And so, taking a direct course from here to Apple Valley, this took us just North of Palmdale and South of Victorville. At this point, the small dirt strip at Adelanto was passed (five miles SW of Victorville), with a resident DC-3 being news to me! After landing, Lois kindly arranged a visit for me there and gave directions (satnav still gave up!), and with over half the day gone, this was the first of five more airfields to be taken in on this busy day. Finally getting to Adelanto, i was expected, with the friendly guys there showing me inside the Dak, and saying it was for sale, with a possible deal done. DC-3-201G N166LG is registered to Bar One Helicopter Service, and is overall bare metal with USAF star & bars and a ‘Skytrain DC3 Chattanooga Choo Choo’ nose badge. The interior is in great condition, with an immaculate cockpit and cabin, having 12 seats and nice finishing touches, including bamboo trim in the roof lining and an Eastern Air Lines plaque (it did start life with Eastern as NC33632 in 1941) on the bulkhead wall.

From Adelanto it was onto the highway, South to San Bernadino, the former Norton AFB. Closed as such in 1995, the airport now has a completed passenger terminal (though with no services yet) and is worth a visit for the large MRO facilities, with ADI and Aeropro often having interesting aircraft in for work. Highlight was B747SP N747A ‘Clipper America’ of Fry’s Electronics Inc (the old A4O-SP) looking in great condition, parked outside the large hangars, along with all white B767-200 N774WD. Retired by Qantas (ex VH-EAO) in 2004, this was reportedly being prepared at Marana for new operator Gadair European, but the deal fell through and it has been up for sale since. It did look like it was being prepared for something, so maybe a new operator will have it soon? Also present was MD-83 N789BV of Dugan Kinetics, which was used to test new ‘enviromentaly friendly’ thrust reversers, and known as an ‘EP-80’ (hmmm!), aswell as Gulfstream 3 N35GZ, which started life as USAF C-20B 86-0200 and later flew with the Chilean AF as 911.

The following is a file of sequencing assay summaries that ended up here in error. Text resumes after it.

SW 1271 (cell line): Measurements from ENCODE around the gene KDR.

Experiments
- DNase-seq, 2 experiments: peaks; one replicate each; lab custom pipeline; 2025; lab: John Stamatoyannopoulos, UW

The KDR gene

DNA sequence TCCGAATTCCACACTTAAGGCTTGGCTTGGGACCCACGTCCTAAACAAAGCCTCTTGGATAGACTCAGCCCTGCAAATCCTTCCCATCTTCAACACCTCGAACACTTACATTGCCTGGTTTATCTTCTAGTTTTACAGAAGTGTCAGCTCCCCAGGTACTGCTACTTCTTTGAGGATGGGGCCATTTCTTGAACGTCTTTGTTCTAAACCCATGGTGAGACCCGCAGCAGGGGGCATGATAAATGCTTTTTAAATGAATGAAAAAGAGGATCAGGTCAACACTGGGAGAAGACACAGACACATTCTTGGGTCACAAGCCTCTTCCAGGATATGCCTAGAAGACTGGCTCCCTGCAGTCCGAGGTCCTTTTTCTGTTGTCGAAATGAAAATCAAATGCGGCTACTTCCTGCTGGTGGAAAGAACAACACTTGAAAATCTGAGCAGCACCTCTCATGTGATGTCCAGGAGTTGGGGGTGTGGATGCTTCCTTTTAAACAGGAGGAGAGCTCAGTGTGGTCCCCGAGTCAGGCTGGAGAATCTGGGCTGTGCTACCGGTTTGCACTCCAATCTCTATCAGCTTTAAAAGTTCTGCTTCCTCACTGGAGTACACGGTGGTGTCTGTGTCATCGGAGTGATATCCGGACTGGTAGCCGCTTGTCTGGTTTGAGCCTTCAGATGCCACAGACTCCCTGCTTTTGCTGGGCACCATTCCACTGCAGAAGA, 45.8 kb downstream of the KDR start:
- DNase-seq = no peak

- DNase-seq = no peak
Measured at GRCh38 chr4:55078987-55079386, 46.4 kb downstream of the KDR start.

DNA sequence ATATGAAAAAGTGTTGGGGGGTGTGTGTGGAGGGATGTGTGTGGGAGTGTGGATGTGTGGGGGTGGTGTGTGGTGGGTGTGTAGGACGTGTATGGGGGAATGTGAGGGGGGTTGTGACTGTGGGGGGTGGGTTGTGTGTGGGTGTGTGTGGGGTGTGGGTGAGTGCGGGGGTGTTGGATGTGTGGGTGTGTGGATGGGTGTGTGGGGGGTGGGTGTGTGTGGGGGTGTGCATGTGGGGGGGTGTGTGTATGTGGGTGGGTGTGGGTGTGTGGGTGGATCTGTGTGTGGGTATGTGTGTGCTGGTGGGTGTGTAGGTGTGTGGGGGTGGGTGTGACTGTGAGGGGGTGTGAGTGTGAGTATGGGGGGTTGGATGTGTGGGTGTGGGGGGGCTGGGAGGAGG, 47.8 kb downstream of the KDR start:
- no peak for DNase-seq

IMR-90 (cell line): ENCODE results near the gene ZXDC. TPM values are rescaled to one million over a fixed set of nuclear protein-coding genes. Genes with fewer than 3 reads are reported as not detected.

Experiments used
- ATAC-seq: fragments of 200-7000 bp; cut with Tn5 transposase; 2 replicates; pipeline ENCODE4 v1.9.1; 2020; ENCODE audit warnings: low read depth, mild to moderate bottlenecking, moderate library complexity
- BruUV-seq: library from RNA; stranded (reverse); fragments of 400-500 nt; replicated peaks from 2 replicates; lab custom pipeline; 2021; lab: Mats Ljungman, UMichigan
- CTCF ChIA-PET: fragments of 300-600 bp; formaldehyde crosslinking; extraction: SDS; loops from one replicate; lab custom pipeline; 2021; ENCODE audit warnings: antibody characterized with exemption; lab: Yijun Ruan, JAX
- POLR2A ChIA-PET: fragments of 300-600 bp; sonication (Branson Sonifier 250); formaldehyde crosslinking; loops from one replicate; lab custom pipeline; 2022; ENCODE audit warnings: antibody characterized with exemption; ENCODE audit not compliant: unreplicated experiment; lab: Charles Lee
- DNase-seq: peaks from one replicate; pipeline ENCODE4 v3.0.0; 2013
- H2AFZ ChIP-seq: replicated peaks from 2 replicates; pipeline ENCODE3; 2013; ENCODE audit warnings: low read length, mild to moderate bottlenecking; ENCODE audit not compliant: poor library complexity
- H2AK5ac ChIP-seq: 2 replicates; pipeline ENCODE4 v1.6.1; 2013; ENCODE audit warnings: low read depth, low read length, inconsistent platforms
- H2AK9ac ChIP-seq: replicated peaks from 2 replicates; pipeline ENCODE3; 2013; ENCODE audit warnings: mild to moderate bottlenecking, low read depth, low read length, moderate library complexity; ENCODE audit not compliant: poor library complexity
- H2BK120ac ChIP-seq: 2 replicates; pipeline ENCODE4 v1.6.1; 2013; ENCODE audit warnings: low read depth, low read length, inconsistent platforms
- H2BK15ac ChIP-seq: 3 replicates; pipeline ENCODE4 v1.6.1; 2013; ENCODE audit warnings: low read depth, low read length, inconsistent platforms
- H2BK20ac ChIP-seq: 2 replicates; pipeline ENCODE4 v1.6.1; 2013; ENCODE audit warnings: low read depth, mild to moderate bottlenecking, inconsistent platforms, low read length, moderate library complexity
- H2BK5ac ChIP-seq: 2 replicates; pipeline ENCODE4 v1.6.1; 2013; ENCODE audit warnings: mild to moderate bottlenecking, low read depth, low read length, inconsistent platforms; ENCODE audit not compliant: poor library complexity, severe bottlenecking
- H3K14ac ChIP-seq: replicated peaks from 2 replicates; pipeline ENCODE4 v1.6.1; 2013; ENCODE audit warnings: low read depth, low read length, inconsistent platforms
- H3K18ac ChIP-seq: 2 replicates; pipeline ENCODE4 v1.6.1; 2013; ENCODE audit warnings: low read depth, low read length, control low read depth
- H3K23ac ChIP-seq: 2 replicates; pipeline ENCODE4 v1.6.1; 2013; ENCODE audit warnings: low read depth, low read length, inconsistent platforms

The MRO’s here have dealt with many B727’s over the years, including one local company that purchased a load of ex AA aircraft. Several airframes remain at the airport after being retired or stored, including ex Braniff B727-227 N415BN in black Sky One colours. This has been parked now for several years, with engines removed. Three others photographed, which have needed some research to confirm their identities, were B727-227 N723AA which is overall ex AA bare metal with Sky One ‘S1’ painted number 1 & 3 engine nacelles. Both these are still registered to SBD Aircraft Services Inc, with the latter involved in a big legal case here, and is now parked away next to the perimeter, still fully intact. Similar B727-227 N869AA in basic AA colours with titles & logo’s painted over and engines removed, otherwise fully intact, is now in use as a fire service trainer, while nearby is the forward fuselage section of an unidentified B727-232 still in ex Delta colours, which sits on a trailer. Strangely, this has differently painted doors, apparently in ‘Air Force One’ colours, which may have been for film work (known to have gone on here), and is now also thought to be used by the fire service.

Finally, the USFS maintain a base here, with frequent visits by water bombers (including the DC-10’s) when tasked in the area. All was quiet today, with just the resident AC690A N8PQ which is operated by Elkhorn Aviation as the San Bernadino Air Attack ‘platform’ (co-ordinates water bombers over a wildfire), and nice S-64B Skycrane N715HT (Tanker 715) of Helicopter Transport Services, which i was able to walk out and photograph.

From here it was on to Riverside airport for a quick look, worthwhile for the resident DC-3A (C-53D) N45366 of the American Airpower Heritage Flying Museum, painted as USAAF 268830/M2-R with ‘D-Day Doll’ nose art. Also based here are ARIS Helicopters/Heli-Flite Inc, who operate two or three S-58ET’s (a Wessex to us), with one of these old workhorses thankfully out on the ramp… N1168U painted all red and looking great in the afternoon sun. The plan to visit March AFB museum this afternoon had to be put off as time had got on and it had just closed, which was a shame as on driving right past anyway, some of the aircraft looked fantastic in the great afternoon light. However, i stopped anyway for one shot, of the US Navy C-54Q 56514. More on this place later.

Not to be dissapointed though, the rest of the day was then to be spent at nearby Perris Valley airport. As one of the busiest skydiving centres in the States, the great weekend weather certainly meant this place was going non-stop, with continous take offs and landings. Skydive Perris operate the airfield and have a fleet of seven aircraft, including the only FAA certified civilian jet for skydiving… a rare pocket-rocket DC-9, who’s rear steps are used as a jump platform! Unfortunately the thing doesn’t fly that much, and didn’t today. The fleet… Skyvan’s N4NE & N101WA, DHC-6-100 N125SA, DC-9-21 N127NK (previously SAS SE-DBO), PC-6 N346F (prop removed), DHC-6-300 N708PV and DHC-6-200 N64150. Of these, all are painted in the white Skydive Perris colours, apart from Twin Otters N125SA & N708PV in ‘shark’ colours, with N101WA, N708PV & N64150 being active today. Photography here is fantastic in the afternoon, with the runway VERY close to the public fence. Now, if you could find out when that DC-9 is flying…! Also seen, quite low from here, was Omni Air B777-200ER N927AX on approach, gear down to March AFB.